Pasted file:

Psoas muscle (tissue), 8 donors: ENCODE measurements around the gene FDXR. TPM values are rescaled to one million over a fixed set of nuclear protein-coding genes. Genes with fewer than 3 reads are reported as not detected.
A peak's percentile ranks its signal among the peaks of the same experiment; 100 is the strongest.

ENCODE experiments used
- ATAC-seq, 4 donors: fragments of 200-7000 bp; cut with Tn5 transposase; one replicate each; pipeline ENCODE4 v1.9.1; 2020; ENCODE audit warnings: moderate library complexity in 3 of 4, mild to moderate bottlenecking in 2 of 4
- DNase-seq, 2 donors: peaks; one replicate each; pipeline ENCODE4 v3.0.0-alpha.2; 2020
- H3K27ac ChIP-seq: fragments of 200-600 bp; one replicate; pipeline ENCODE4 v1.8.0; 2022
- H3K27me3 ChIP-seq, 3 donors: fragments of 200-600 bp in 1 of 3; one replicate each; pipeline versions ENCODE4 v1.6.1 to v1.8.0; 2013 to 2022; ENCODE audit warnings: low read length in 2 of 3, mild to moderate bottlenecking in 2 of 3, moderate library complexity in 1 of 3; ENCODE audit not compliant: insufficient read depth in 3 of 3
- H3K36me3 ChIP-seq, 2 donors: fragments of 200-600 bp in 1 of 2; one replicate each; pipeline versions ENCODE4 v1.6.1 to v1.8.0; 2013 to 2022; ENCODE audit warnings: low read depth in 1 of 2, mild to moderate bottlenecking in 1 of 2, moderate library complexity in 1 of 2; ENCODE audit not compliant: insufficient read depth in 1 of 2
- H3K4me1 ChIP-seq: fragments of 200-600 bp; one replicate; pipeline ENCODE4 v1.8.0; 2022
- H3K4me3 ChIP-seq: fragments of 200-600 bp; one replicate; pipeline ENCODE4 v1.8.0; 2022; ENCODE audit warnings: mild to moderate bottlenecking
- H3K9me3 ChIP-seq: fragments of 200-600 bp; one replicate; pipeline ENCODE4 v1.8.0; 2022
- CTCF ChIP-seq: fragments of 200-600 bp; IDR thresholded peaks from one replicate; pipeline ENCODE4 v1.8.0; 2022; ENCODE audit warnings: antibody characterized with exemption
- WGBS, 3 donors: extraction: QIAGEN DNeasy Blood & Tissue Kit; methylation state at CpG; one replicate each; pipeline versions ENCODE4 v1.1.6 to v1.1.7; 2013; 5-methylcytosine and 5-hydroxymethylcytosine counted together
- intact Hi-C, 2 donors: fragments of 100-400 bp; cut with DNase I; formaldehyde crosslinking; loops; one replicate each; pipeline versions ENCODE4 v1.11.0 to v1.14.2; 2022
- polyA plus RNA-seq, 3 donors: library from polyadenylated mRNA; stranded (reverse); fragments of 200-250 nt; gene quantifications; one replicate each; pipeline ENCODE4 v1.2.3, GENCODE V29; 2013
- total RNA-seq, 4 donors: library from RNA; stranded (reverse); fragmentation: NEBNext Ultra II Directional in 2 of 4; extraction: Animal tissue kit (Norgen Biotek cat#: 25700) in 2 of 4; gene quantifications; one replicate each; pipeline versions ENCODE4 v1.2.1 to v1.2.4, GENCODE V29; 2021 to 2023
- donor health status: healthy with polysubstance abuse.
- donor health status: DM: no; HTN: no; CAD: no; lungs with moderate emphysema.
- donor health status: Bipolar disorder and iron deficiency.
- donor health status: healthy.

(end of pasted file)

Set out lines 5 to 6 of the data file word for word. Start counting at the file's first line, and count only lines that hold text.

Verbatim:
- DNase-seq, 2 donors: peaks; one replicate each; pipeline ENCODE4 v3.0.0-alpha.2; 2020
- H3K27ac ChIP-seq: fragments of 200-600 bp; one replicate; pipeline ENCODE4 v1.8.0; 2022